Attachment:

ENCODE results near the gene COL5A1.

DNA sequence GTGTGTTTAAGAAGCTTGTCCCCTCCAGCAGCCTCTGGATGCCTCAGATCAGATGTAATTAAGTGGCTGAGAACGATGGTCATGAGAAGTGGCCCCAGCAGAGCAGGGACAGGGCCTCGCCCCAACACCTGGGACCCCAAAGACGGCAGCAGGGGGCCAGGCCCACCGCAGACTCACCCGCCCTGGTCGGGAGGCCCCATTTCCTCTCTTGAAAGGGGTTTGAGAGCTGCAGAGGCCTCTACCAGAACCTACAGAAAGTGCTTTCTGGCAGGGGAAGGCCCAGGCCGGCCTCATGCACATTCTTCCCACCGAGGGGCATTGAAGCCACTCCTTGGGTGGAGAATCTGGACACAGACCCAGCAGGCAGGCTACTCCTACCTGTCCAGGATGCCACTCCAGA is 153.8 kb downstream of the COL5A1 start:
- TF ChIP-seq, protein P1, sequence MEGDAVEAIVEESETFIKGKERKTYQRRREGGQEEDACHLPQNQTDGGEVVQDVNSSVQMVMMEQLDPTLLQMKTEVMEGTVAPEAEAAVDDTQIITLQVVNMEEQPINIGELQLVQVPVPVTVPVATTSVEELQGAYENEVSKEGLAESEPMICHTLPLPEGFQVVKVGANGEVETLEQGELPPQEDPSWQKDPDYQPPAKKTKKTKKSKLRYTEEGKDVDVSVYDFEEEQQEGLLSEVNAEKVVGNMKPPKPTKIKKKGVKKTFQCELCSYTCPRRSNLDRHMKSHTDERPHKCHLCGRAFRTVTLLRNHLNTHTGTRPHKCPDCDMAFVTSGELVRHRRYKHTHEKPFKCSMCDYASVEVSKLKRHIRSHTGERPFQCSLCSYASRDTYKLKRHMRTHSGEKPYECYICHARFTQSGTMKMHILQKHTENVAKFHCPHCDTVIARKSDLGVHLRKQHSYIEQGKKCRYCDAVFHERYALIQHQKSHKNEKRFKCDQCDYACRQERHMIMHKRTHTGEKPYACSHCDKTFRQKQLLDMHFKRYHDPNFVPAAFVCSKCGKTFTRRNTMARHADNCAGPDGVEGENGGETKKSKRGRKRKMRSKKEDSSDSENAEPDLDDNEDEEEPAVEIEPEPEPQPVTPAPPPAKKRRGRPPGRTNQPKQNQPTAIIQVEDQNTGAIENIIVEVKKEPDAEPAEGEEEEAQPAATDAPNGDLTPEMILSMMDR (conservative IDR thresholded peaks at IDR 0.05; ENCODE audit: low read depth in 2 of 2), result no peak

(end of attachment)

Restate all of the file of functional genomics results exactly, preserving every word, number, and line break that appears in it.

ENCODE results near the gene COL5A1.

DNA sequence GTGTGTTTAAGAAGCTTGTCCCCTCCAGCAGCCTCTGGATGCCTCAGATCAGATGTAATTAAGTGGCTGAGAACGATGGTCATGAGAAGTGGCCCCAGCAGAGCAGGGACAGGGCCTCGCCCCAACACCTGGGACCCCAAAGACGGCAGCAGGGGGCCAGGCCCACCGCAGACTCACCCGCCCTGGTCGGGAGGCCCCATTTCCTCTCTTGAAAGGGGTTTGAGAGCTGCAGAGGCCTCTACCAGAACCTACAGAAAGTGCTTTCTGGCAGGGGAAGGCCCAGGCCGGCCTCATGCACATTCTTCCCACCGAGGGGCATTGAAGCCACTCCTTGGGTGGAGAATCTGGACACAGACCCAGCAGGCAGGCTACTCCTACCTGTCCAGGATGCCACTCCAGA is 153.8 kb downstream of the COL5A1 start:
- TF ChIP-seq, protein P1, sequence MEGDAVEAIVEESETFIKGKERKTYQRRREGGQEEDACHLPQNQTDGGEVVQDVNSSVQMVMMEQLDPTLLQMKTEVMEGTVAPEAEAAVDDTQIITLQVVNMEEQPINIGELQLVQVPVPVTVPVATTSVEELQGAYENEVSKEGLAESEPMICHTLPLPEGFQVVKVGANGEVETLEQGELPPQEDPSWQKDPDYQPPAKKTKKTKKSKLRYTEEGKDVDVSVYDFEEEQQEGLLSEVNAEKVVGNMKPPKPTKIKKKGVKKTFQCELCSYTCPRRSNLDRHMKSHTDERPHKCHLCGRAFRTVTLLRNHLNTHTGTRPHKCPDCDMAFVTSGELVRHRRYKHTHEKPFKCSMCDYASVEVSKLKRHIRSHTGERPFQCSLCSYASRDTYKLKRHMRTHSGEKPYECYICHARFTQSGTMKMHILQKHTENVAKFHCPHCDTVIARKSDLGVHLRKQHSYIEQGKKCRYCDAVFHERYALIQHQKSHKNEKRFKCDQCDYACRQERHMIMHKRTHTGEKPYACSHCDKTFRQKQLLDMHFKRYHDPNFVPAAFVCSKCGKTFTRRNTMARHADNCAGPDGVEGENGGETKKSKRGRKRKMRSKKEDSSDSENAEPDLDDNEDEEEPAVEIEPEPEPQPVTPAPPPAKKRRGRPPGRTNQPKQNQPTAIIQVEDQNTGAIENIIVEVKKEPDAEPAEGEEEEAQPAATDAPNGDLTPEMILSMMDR (conservative IDR thresholded peaks at IDR 0.05; ENCODE audit: low read depth in 2 of 2), result no peak